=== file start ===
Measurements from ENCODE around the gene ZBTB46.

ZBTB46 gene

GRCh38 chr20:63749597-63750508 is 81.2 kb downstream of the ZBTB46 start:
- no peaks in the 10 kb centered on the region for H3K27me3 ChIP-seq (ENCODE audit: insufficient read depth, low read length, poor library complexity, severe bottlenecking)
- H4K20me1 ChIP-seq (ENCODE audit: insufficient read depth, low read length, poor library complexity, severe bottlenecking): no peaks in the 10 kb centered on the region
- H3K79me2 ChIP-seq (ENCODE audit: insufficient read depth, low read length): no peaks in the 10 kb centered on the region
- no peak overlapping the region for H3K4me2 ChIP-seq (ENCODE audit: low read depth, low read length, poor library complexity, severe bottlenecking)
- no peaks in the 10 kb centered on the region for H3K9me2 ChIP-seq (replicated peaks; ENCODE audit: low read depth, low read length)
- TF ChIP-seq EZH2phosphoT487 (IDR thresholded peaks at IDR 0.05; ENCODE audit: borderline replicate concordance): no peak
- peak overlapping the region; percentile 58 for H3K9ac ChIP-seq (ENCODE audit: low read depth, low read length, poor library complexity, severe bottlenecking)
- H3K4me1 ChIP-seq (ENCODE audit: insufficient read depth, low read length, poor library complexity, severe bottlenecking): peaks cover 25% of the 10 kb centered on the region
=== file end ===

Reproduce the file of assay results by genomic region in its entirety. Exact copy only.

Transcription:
Measurements from ENCODE around the gene ZBTB46.

ZBTB46 gene

GRCh38 chr20:63749597-63750508 is 81.2 kb downstream of the ZBTB46 start:
- no peaks in the 10 kb centered on the region for H3K27me3 ChIP-seq (ENCODE audit: insufficient read depth, low read length, poor library complexity, severe bottlenecking)
- H4K20me1 ChIP-seq (ENCODE audit: insufficient read depth, low read length, poor library complexity, severe bottlenecking): no peaks in the 10 kb centered on the region
- H3K79me2 ChIP-seq (ENCODE audit: insufficient read depth, low read length): no peaks in the 10 kb centered on the region
- no peak overlapping the region for H3K4me2 ChIP-seq (ENCODE audit: low read depth, low read length, poor library complexity, severe bottlenecking)
- no peaks in the 10 kb centered on the region for H3K9me2 ChIP-seq (replicated peaks; ENCODE audit: low read depth, low read length)
- TF ChIP-seq EZH2phosphoT487 (IDR thresholded peaks at IDR 0.05; ENCODE audit: borderline replicate concordance): no peak
- peak overlapping the region; percentile 58 for H3K9ac ChIP-seq (ENCODE audit: low read depth, low read length, poor library complexity, severe bottlenecking)
- H3K4me1 ChIP-seq (ENCODE audit: insufficient read depth, low read length, poor library complexity, severe bottlenecking): peaks cover 25% of the 10 kb centered on the region